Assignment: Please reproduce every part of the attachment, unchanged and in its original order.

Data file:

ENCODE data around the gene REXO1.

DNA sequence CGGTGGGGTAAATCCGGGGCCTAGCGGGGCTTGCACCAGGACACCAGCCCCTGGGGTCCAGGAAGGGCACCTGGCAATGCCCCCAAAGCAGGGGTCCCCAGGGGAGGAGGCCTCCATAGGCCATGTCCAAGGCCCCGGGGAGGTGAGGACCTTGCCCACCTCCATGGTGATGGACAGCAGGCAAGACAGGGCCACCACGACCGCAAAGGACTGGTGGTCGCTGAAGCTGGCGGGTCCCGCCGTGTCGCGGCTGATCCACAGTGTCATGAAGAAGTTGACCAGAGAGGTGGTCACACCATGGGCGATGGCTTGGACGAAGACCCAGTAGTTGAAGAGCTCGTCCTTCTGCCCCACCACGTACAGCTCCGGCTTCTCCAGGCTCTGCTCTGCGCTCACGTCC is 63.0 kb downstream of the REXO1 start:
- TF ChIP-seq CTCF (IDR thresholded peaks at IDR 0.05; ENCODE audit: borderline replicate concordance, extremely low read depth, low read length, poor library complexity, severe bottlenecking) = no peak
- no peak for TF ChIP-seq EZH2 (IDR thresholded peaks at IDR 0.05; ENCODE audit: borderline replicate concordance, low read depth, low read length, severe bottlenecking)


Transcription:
ENCODE data around the gene REXO1.

DNA sequence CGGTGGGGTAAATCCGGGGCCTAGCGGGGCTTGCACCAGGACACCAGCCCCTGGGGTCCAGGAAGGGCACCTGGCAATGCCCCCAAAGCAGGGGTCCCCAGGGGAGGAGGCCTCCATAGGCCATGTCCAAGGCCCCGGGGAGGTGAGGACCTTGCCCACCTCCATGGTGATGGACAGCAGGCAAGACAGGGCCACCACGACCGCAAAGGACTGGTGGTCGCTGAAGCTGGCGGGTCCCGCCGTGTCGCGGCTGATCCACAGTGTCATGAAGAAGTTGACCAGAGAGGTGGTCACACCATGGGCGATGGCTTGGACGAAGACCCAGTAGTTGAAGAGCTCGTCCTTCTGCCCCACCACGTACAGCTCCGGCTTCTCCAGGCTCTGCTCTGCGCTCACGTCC is 63.0 kb downstream of the REXO1 start:
- TF ChIP-seq CTCF (IDR thresholded peaks at IDR 0.05; ENCODE audit: borderline replicate concordance, extremely low read depth, low read length, poor library complexity, severe bottlenecking) = no peak
- no peak for TF ChIP-seq EZH2 (IDR thresholded peaks at IDR 0.05; ENCODE audit: borderline replicate concordance, low read depth, low read length, severe bottlenecking)